Rootedness, simplicity, coziness, tradition, home. All these words enumerate the fascination for European cottage home plans in this glitzy, alienated, modern age. For habitancy who don’t like the idea of living in a cold, inhuman, ranch-style box, the romance of country living in a simpler age has infinite appeal. Originally, during the Middle Ages, cottages were the typical dwellings of farm workers and their families. The word “cottage” meant the home of a cotter, or tenant farmer, who worked on a large manor for a lord. Early cottages were not just small, stand-alone houses but also perfect farmhouses with a small yard and a barn for animals. Later on, during the industrial revolution (from the eighteenth century onwards), workers would be housed in miners’ cottages or weavers’ cottages. Cottages were often built of stone with thatched roofs.
Nowadays cottages are often used as summer or weekend getaways – often by lakes or the seaside – by urban dwellers seeking to escape the noise and rat race. They are often built as rental properties in popular tourist areas. But ordinarily when habitancy think of a cottage they mean a rural dwelling in the customary English country cottage house plans style with stone or stucco siding, asymmetrical lines, one-and-a-half stories high, and with hip roof and steep gables – the allembracing impression being a cozy, storybook appearance. This style of architecture became quite popular in the United States between the 1890’s and 1940’s. Interiors, because they are small, can give a cluttered but utterly functional appearance, with artistic niches and nooks, and knick-knick decor. Cottages are designed for a relaxed, simple lifestyle – places to come home to, kick off your shoes, and flop on the furniture. They are not designed to impress other people, but to make their owners feel good. cottage living often involves gardening, and most cottage owners spend their weekends and vacations surface in their backyards, digging in the dirt and growing flowers and vegetables.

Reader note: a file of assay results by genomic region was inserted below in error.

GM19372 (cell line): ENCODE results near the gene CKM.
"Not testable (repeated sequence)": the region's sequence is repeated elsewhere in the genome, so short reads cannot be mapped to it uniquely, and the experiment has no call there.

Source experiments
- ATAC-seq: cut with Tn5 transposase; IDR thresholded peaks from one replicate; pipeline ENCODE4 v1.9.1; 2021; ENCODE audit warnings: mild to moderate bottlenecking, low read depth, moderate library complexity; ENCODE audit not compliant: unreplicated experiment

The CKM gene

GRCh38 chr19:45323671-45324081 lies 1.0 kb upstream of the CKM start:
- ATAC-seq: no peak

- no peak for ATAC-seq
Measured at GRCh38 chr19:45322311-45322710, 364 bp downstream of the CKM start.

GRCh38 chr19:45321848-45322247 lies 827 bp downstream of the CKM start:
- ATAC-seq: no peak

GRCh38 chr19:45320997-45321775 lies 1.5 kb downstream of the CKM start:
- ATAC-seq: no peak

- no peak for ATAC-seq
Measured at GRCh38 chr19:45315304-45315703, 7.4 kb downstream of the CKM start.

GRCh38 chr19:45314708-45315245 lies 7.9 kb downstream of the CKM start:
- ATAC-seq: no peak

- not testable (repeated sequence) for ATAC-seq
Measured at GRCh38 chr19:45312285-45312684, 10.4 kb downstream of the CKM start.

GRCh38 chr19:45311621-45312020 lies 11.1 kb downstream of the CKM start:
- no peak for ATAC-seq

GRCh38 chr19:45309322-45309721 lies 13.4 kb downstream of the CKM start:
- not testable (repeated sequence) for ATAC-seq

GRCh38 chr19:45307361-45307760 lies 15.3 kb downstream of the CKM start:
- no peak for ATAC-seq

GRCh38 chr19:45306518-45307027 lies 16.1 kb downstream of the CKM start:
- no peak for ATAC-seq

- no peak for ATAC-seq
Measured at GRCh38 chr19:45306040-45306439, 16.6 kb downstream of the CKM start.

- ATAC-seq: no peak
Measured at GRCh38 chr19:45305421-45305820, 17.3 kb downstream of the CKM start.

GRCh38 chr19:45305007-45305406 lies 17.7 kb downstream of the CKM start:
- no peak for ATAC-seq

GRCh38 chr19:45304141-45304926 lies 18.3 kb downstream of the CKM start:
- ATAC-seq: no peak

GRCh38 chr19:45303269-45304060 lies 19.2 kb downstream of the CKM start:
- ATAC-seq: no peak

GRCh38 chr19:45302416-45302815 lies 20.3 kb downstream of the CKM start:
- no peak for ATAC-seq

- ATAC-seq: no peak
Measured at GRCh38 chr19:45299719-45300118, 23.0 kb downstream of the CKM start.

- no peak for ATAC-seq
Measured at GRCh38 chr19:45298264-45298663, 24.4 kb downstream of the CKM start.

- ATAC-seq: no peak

Although the customary English style of cottage is most typical in America, cottages can be built in a range of styles depending upon location and the builder’s tastes, ranging from Spanish house floor plan designs of the Southwest, which typically have single stories, stucco exteriors, and tile roofs; to Cape Cod cottages which are ordinarily box-like, timber-framed structures two-stories high, with steep roofs to shed rain and snow. In fact, cottages – by which is meant small, asymmetrical, (usually) rural dwellings of one or two stories and stone, brick, or stucco exteriors, come in a large range of architectural styles. European-type cottages can incorporate design traits from Tudor, Georgian, French, and Italian architectural styles, with open rooms and high ceilings, fireplaces, and even luxurious elements such as gastronome kitchens, formal dining rooms, hidden scholar bedrooms, and French doors. What all cottage styles have in tasteless is their livability – their human scale and design for relaxing, unstressful enjoyment of life.